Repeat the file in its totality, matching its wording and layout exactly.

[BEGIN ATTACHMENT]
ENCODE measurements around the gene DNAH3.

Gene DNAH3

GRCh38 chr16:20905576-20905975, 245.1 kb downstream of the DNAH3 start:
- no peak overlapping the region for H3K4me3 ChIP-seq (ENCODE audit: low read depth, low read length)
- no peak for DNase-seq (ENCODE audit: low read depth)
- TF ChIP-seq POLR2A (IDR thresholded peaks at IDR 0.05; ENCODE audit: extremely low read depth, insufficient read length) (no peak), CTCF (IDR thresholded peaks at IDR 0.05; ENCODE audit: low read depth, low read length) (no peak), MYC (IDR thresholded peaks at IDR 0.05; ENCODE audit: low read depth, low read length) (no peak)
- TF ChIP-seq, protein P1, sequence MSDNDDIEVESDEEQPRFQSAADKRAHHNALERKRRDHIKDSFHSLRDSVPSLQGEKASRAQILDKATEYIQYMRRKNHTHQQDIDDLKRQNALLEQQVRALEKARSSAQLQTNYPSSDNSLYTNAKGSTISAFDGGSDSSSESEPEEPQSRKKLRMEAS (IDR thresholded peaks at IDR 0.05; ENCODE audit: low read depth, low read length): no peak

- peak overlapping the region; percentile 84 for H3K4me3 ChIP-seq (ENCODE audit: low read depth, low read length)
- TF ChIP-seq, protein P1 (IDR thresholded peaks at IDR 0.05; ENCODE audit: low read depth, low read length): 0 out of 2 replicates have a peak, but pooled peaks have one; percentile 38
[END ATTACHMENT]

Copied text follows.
ENCODE measurements around the gene DNAH3.

Gene DNAH3

GRCh38 chr16:20905576-20905975, 245.1 kb downstream of the DNAH3 start:
- no peak overlapping the region for H3K4me3 ChIP-seq (ENCODE audit: low read depth, low read length)
- no peak for DNase-seq (ENCODE audit: low read depth)
- TF ChIP-seq POLR2A (IDR thresholded peaks at IDR 0.05; ENCODE audit: extremely low read depth, insufficient read length) (no peak), CTCF (IDR thresholded peaks at IDR 0.05; ENCODE audit: low read depth, low read length) (no peak), MYC (IDR thresholded peaks at IDR 0.05; ENCODE audit: low read depth, low read length) (no peak)
- TF ChIP-seq, protein P1, sequence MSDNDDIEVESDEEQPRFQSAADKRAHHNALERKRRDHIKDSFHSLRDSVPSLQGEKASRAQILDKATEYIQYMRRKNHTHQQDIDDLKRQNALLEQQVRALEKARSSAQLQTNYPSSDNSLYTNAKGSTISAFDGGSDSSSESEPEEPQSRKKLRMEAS (IDR thresholded peaks at IDR 0.05; ENCODE audit: low read depth, low read length): no peak

- peak overlapping the region; percentile 84 for H3K4me3 ChIP-seq (ENCODE audit: low read depth, low read length)
- TF ChIP-seq, protein P1 (IDR thresholded peaks at IDR 0.05; ENCODE audit: low read depth, low read length): 0 out of 2 replicates have a peak, but pooled peaks have one; percentile 38